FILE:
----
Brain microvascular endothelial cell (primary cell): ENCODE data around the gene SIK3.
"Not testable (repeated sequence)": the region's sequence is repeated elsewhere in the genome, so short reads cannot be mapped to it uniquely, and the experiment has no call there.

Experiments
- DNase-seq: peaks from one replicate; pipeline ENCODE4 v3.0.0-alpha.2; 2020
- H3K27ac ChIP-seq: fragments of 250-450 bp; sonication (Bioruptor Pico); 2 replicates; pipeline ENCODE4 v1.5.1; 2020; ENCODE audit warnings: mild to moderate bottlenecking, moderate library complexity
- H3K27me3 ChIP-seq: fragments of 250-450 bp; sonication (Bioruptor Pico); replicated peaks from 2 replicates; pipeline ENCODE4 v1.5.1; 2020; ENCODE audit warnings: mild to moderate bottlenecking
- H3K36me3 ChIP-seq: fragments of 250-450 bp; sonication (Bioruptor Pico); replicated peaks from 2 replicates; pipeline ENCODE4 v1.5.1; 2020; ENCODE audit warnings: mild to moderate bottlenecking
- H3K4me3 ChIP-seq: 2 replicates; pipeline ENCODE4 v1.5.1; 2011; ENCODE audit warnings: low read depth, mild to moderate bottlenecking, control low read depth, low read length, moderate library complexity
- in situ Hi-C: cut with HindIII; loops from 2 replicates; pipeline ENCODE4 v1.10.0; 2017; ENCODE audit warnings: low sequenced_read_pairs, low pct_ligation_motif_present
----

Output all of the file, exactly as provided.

Brain microvascular endothelial cell (primary cell): ENCODE data around the gene SIK3.
"Not testable (repeated sequence)": the region's sequence is repeated elsewhere in the genome, so short reads cannot be mapped to it uniquely, and the experiment has no call there.

Experiments
- DNase-seq: peaks from one replicate; pipeline ENCODE4 v3.0.0-alpha.2; 2020
- H3K27ac ChIP-seq: fragments of 250-450 bp; sonication (Bioruptor Pico); 2 replicates; pipeline ENCODE4 v1.5.1; 2020; ENCODE audit warnings: mild to moderate bottlenecking, moderate library complexity
- H3K27me3 ChIP-seq: fragments of 250-450 bp; sonication (Bioruptor Pico); replicated peaks from 2 replicates; pipeline ENCODE4 v1.5.1; 2020; ENCODE audit warnings: mild to moderate bottlenecking
- H3K36me3 ChIP-seq: fragments of 250-450 bp; sonication (Bioruptor Pico); replicated peaks from 2 replicates; pipeline ENCODE4 v1.5.1; 2020; ENCODE audit warnings: mild to moderate bottlenecking
- H3K4me3 ChIP-seq: 2 replicates; pipeline ENCODE4 v1.5.1; 2011; ENCODE audit warnings: low read depth, mild to moderate bottlenecking, control low read depth, low read length, moderate library complexity
- in situ Hi-C: cut with HindIII; loops from 2 replicates; pipeline ENCODE4 v1.10.0; 2017; ENCODE audit warnings: low sequenced_read_pairs, low pct_ligation_motif_present